Realizing Islam

The Tijaniyya in North Africa and the Eighteenth-Century Muslim World

Reddit icon
e-mail icon
Twitter icon
Facebook icon
Google icon
LinkedIn icon
Zachary Valentine Wright
Islamic Civilization and Muslim Networks
  • Chapel Hill, NC: 
    University of North Carolina Press
    , October
     326 pages.
     For other formats: Link to Publisher's Website.


The Tijaniyya is the largest Sufi order in West and North Africa. In this unprecedented analysis of the Tijaniyya’s origins and development in the late eighteenth century, Zachary Valentine Wright situates the order within the broader intellectual history of Islam in the early modern period. Introducing the group’s founder, Ahmad al-Tijani (1737–1815), Wright focuses on the wider network in which al-Tijani traveled, revealing it to be a veritable global Islamic revival whose scholars commanded large followings, shared key ideas, and produced literature read widely throughout the Muslim world. They were linked through chains of knowledge transmission from which emerged vibrant discourses of renewal in the face of perceived social and political corruption.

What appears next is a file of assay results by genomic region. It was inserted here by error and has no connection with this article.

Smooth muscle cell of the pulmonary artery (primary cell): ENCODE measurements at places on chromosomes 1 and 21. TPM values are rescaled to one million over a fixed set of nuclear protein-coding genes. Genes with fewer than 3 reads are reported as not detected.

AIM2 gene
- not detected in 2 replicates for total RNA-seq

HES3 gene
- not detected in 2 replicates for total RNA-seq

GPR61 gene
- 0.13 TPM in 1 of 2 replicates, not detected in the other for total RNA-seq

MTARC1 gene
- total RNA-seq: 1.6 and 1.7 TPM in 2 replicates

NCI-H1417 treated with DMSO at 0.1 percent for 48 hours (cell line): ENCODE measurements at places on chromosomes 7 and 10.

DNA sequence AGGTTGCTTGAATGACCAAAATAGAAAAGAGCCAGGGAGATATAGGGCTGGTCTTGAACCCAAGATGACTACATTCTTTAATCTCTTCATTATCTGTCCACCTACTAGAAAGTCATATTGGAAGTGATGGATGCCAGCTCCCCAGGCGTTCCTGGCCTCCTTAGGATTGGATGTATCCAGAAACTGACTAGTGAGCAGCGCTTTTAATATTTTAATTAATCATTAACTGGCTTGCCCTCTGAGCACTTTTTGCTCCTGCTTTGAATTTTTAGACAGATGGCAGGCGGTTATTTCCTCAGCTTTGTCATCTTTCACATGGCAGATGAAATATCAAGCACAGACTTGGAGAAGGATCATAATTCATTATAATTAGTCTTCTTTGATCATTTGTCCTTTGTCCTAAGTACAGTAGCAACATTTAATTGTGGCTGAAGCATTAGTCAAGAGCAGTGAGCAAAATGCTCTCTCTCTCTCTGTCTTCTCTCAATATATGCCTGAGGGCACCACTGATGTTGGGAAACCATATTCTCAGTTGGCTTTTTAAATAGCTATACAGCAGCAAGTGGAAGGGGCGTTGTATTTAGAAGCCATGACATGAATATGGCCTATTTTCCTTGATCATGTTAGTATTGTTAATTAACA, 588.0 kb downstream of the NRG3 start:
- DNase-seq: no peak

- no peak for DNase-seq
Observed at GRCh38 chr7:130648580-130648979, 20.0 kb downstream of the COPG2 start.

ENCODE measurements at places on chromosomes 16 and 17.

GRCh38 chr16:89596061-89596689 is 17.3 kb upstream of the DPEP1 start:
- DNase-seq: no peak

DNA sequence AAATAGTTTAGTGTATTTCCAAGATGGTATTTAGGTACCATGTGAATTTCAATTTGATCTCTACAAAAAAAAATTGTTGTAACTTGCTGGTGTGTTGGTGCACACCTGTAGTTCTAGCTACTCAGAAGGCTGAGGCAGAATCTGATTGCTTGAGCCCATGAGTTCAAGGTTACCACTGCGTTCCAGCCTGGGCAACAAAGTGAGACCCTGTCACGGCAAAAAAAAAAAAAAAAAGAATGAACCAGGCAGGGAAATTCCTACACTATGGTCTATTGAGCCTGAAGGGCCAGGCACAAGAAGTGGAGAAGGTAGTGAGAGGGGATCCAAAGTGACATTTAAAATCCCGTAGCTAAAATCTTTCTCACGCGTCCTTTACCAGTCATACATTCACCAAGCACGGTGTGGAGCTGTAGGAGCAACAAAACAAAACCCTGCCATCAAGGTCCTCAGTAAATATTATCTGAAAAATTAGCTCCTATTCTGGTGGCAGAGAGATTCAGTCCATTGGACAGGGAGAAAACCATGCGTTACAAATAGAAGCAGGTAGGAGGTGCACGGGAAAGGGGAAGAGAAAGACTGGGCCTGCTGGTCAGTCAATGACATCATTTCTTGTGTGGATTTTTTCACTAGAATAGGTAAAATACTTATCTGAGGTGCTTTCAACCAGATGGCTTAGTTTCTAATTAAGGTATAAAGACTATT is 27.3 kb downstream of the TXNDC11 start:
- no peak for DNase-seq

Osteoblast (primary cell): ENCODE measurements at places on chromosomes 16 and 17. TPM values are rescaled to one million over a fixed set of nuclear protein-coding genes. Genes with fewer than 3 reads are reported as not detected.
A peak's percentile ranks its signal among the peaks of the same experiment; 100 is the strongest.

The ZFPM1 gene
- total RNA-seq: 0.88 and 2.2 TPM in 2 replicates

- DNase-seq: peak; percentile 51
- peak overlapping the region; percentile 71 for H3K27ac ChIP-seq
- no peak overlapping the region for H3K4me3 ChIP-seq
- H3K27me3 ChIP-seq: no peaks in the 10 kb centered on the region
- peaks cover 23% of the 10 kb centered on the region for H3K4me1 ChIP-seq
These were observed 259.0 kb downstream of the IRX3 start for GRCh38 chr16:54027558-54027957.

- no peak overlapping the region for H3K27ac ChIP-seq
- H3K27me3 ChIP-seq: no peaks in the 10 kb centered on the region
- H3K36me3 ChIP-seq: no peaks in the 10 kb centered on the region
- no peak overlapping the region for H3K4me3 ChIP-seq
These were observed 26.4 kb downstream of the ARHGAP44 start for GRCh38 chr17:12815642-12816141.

Wright argues that this constellation of remarkable Muslim intellectuals, despite the uncertainly of the age, promoted personal verification in religious learning. With distinctive concern for the notions of human actualization and a universal human condition, the Tijaniyya emphasized the importance of the realization of Muslim identity. Since its beginnings in North Africa in the eighteenth century, the Tijaniyya has quietly expanded its influence beyond Africa, with significant populations in the Middle East, Southeast Asia, and North America.

About the Author(s)/Editor(s)/Translator(s): 

Zachary Valentine Wright is associate professor in residence at Northwestern University in Qatar.


Reading Religion welcomes comments from AAR members, and you may leave a comment below by logging in with your AAR Member ID and password. Please read our policy on commenting.